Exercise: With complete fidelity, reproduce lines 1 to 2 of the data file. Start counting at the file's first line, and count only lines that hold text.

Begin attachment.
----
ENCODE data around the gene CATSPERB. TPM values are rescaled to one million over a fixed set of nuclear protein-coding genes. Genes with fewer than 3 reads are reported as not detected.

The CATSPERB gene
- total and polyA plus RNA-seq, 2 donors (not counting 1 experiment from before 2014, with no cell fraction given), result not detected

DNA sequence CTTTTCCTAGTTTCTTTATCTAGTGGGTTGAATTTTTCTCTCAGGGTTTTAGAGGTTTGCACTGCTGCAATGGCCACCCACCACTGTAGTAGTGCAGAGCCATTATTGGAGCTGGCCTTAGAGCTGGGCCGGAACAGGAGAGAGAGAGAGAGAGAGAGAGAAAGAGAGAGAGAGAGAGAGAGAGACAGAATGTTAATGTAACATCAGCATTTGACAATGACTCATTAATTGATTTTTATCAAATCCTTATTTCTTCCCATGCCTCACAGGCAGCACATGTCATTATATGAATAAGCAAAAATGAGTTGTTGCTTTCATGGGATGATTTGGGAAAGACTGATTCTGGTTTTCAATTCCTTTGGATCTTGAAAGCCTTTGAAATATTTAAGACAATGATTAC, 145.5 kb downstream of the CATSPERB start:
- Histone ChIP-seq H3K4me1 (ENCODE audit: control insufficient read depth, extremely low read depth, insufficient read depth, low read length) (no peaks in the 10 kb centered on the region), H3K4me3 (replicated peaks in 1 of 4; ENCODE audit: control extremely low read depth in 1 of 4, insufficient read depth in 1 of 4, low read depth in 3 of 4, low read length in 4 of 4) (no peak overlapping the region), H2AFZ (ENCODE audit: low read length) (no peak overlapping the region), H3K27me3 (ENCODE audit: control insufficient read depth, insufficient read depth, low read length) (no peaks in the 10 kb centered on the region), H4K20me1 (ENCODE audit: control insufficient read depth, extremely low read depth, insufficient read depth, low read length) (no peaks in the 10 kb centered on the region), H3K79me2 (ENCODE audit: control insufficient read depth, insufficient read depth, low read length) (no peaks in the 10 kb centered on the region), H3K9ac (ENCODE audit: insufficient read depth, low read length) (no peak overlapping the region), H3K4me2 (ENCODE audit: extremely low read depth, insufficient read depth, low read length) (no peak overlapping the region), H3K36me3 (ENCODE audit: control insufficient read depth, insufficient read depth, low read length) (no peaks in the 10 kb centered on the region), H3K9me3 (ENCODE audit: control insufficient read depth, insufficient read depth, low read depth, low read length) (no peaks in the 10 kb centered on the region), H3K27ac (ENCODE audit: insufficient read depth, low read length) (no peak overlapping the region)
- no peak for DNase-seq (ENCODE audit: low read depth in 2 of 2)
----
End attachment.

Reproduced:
ENCODE data around the gene CATSPERB. TPM values are rescaled to one million over a fixed set of nuclear protein-coding genes. Genes with fewer than 3 reads are reported as not detected.

The CATSPERB gene